I failed. I intended to visit the remaining modular manufacturers on my last half day at the show and cover all of their new releases, and fell woefully short – that’s a testament of how many manufacturers and new modules there are these days. Fortunately, there are others (like Synthtopia, Sonic State, FluxWithIt and more) who make it their job to report specs and prices on every new piece of equipment. I’m going to focus more on my own impressions and reactions to some of the new and recently released modules I did get demos of.
As the story goes, STG Soundlabs started out with the intention of being a boutique, vintage-influenced module manufacturer hand-soldering components to old-style through-hole circuit boards, as it was done Back In The Day. This works fine for large 5U (vintage Moog-style) format cases. However, many in the smaller 3U Eurorack format market prefer shallow “skiff” cabinets that can be laid flat on tables and are easier to haul to gigs. Reacting to these demands, they introduced a shallow version of their Sea Devils 3 pole (18db/octave) diode ladder filter (I know; you’re thinking TB-303 – instead, think EMS) using modern surface mount component technology. The price remains $250.
Also at NAMM was their long-awaited, almost-finished STG Envelope Generator in both Eurorack and 5U formats. I had a chance to spend some time with Suit & Tie Guy (STG) after NAMM, and he explained it was designed to emulate two classic modules: the Moog 911 Envelope Generator with the 911-A Trigger Delay, and the Trapezoid Generators in the EMS Synthi-100. In Moog-like ADSR mode, the four “T” timing sliders control delay, attack, decay, and release rates; the “E” slider controls sustain level. In Trapezoid mode, the T sliders control delay, attack, “on” (hold), and decay. Both modes have simultaneous alternative “B” outputs – for example, attack/hold/decay/sustain/release in ADSR mode. He also added a third “pyramid blaster” mode that arranges the envelope stages as attack to maximum/decay/sustain/attack to maximum again/release (twin peaks), or delay/attack to sustain level/sustain/attack to maximum/release (think of it as a reverse ADSR).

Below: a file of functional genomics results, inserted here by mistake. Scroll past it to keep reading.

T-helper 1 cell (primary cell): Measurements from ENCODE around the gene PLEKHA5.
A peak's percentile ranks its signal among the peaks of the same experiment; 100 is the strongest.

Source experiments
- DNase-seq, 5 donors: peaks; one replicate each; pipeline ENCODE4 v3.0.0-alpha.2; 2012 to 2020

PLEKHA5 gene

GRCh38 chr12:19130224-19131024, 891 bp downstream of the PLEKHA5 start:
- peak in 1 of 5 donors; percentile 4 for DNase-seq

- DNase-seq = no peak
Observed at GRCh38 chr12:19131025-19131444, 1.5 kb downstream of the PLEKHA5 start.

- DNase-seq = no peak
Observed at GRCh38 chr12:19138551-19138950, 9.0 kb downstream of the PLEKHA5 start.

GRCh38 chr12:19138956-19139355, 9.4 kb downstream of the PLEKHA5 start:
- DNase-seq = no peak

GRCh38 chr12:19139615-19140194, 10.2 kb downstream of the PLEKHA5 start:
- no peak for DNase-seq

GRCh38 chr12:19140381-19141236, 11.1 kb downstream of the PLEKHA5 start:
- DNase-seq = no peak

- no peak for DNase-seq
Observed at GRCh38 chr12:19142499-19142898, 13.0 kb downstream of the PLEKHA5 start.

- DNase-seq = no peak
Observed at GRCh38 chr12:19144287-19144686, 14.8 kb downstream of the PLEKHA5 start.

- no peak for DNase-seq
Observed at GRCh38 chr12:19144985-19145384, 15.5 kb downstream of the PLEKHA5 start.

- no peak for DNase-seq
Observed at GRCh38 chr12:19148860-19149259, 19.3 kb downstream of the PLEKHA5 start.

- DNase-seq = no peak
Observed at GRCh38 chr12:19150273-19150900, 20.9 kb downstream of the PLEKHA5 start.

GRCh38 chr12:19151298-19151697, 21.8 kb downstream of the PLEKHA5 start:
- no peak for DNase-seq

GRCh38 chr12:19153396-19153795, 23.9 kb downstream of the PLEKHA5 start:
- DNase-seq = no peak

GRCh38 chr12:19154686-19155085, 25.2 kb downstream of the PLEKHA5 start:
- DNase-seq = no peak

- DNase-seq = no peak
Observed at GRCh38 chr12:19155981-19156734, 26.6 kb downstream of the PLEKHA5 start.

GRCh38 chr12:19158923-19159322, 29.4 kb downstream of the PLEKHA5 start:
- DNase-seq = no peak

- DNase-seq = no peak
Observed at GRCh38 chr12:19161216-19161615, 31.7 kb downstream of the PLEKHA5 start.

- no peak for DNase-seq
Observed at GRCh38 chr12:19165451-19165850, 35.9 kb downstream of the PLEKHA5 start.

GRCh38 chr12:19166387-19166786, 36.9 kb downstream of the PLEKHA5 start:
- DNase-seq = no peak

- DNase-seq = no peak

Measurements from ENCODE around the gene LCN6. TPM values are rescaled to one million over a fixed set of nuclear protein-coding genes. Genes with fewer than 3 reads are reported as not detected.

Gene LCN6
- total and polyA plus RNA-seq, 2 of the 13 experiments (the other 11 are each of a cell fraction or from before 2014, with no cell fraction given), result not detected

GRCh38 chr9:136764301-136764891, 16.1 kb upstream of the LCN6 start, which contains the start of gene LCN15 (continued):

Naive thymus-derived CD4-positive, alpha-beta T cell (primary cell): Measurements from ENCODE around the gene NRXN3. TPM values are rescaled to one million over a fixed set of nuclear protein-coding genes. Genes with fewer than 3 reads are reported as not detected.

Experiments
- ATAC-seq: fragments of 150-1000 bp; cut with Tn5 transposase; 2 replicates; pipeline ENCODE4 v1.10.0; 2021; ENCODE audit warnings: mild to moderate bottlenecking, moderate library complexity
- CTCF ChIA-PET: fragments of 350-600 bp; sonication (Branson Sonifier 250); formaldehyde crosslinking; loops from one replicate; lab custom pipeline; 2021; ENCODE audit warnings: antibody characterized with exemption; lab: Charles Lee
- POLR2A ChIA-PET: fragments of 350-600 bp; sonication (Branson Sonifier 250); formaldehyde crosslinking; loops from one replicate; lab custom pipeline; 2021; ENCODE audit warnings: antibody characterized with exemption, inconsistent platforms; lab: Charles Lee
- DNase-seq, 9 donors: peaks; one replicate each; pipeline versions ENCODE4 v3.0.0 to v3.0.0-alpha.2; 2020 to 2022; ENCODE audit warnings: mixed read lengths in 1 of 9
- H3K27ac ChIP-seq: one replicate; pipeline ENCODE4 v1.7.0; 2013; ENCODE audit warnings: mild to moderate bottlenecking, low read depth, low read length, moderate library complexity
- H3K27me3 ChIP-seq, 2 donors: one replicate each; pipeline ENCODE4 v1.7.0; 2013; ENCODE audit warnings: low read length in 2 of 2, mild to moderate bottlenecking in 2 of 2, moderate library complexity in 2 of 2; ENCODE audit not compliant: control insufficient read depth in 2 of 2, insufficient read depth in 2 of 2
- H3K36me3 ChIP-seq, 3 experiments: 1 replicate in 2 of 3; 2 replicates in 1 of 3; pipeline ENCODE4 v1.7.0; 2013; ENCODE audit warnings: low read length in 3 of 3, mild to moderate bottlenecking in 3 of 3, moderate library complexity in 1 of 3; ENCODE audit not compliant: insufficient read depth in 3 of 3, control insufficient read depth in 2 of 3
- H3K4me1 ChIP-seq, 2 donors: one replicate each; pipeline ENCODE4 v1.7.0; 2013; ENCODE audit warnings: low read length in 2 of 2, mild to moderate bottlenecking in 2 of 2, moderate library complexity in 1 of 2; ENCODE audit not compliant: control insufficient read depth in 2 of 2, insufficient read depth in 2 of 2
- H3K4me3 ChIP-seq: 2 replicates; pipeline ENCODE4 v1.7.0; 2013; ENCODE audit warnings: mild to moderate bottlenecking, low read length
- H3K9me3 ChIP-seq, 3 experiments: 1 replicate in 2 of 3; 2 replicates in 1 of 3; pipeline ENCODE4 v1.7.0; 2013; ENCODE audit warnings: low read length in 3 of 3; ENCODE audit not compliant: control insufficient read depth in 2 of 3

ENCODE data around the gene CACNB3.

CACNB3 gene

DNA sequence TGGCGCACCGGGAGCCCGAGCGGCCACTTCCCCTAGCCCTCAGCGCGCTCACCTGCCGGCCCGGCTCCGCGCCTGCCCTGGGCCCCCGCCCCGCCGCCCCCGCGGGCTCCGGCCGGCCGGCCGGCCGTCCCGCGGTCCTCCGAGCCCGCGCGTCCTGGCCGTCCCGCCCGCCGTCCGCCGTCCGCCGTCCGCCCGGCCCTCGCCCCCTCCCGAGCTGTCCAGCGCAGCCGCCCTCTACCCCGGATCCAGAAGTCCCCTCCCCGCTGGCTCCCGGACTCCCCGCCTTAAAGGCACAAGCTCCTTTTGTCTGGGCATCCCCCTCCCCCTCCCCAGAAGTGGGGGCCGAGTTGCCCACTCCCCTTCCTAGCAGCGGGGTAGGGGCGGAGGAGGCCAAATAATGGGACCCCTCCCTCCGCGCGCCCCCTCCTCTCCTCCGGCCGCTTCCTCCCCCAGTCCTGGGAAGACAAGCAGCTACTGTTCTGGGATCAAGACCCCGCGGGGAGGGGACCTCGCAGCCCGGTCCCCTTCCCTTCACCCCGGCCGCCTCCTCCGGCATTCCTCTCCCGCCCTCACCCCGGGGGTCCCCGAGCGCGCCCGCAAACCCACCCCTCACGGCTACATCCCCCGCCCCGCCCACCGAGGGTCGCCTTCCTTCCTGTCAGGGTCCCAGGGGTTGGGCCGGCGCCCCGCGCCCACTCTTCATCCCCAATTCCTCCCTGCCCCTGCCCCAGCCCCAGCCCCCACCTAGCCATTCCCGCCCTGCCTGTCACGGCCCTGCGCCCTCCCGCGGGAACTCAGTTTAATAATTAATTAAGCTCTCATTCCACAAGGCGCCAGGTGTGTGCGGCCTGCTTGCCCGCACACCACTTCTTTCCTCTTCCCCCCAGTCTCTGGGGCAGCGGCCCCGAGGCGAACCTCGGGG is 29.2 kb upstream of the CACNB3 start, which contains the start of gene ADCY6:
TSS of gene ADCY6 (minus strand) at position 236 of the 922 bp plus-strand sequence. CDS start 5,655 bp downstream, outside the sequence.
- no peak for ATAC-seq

The envelope curve may be continuously varied between linear and exponential, and there are various play modes including loop (“free run”). The rate of each stage may be varied from 200 microseconds (that’s extremely fast, for sharp percussive attacks as well as for creating tiny “snick” sounds) to 100 seconds across three different ranges. In addition to voltage control for each of the slider-controlled parameters plus individual gate outputs for each stage, the STG Envelope Generator also connects to their internal Time Buffer clock bus to follow a master clock that may be distributed throughout a system, including to their sequencing modules. In this mode, the sliders are aware of where beats fall and don’t actually change settings until the next beat, which is a boon for pre-setting controls before the next beat during a live performance. Price is not set yet; it will probably be between $300 and $400.
Sharing space with STG Soundlabs was Joe Grisso of Detachment 3 with his very well thought-out Archangel 4-row 16-step sequencer with multiple outputs, built-in quantizer, and multiple clock division as well as sequence direction modes. It’s available with 1/4” or 3.5mm jacks, both at the same price of $1900. He was also showing off the 4-row expander for it; dozens of these may be attached to the main unit to slave well over 100 rows if needed.